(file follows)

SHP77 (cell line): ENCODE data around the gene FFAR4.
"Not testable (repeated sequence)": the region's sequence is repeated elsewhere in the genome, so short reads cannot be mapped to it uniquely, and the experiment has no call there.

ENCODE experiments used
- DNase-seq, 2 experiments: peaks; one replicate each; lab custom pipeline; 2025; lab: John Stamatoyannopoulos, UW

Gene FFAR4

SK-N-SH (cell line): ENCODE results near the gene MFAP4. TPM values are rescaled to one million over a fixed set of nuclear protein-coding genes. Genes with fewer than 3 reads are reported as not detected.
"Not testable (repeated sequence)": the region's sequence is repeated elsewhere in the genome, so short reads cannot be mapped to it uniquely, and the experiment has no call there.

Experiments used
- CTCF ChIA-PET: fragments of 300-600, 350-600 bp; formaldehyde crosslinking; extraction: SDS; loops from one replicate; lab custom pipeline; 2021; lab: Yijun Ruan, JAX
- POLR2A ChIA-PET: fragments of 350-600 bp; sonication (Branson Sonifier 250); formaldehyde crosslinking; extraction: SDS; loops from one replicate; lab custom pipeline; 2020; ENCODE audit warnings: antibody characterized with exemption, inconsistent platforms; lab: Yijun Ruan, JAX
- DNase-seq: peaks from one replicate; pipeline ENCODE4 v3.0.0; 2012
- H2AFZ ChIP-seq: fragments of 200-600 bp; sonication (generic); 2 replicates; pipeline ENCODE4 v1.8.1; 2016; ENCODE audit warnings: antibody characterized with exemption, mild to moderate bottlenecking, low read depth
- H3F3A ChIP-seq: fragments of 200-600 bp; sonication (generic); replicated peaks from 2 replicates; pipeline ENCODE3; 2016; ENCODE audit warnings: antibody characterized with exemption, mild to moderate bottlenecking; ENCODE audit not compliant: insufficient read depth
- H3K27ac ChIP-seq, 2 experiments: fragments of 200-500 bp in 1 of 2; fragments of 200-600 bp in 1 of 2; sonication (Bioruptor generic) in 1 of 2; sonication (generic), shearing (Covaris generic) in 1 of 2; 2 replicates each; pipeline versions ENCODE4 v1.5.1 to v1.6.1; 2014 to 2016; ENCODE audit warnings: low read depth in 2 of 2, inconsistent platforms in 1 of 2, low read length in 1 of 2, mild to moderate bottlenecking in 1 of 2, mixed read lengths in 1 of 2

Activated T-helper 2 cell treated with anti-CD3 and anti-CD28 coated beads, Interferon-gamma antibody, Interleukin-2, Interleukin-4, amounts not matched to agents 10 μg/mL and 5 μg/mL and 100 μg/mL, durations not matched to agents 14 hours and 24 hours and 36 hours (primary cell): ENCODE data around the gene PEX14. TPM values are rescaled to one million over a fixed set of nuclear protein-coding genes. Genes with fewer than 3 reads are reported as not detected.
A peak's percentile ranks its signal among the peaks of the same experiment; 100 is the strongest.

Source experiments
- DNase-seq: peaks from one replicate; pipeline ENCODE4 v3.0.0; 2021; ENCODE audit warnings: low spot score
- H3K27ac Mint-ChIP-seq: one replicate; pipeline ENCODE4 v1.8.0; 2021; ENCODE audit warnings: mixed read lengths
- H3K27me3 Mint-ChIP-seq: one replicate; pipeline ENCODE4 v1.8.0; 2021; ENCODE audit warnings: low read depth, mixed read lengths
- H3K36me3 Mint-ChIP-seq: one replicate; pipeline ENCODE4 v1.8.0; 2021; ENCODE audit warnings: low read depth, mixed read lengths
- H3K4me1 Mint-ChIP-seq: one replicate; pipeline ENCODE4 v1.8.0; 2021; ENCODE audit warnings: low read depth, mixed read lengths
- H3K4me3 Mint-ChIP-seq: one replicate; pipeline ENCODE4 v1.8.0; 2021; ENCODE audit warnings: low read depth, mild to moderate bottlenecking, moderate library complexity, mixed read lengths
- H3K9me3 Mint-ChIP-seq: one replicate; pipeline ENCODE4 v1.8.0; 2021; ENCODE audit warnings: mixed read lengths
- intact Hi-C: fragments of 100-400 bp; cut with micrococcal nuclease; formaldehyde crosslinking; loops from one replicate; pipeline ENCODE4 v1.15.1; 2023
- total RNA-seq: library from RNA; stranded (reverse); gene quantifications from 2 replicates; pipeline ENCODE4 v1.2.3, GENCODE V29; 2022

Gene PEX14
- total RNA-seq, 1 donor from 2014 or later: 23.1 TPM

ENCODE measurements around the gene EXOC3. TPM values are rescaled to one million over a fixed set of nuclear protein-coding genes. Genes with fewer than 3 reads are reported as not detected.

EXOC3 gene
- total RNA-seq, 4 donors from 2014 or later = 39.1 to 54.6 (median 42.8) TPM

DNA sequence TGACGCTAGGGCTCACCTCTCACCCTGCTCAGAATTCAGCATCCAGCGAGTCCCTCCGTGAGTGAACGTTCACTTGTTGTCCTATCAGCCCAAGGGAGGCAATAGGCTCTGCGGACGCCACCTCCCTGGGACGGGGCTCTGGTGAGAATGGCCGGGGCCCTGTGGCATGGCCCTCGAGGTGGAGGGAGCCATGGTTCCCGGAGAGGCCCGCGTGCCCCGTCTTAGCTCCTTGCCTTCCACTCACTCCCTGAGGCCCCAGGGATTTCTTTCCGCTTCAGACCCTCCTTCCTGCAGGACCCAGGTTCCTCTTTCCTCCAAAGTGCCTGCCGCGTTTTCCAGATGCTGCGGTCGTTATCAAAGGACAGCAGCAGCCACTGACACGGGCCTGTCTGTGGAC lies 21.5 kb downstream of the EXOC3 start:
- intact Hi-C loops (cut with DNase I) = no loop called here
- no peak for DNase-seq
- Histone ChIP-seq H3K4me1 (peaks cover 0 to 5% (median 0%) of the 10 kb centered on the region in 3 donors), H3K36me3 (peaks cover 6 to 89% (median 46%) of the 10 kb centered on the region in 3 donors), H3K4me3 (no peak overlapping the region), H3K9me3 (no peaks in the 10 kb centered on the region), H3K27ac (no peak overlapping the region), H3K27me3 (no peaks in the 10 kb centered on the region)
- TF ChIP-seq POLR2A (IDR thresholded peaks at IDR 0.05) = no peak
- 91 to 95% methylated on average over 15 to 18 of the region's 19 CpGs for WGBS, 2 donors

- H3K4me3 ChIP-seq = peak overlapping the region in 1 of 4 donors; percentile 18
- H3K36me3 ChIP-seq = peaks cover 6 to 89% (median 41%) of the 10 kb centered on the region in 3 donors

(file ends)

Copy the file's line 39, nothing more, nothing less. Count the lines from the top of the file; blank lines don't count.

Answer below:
- H3K36me3 ChIP-seq = peaks cover 6 to 89% (median 41%) of the 10 kb centered on the region in 3 donors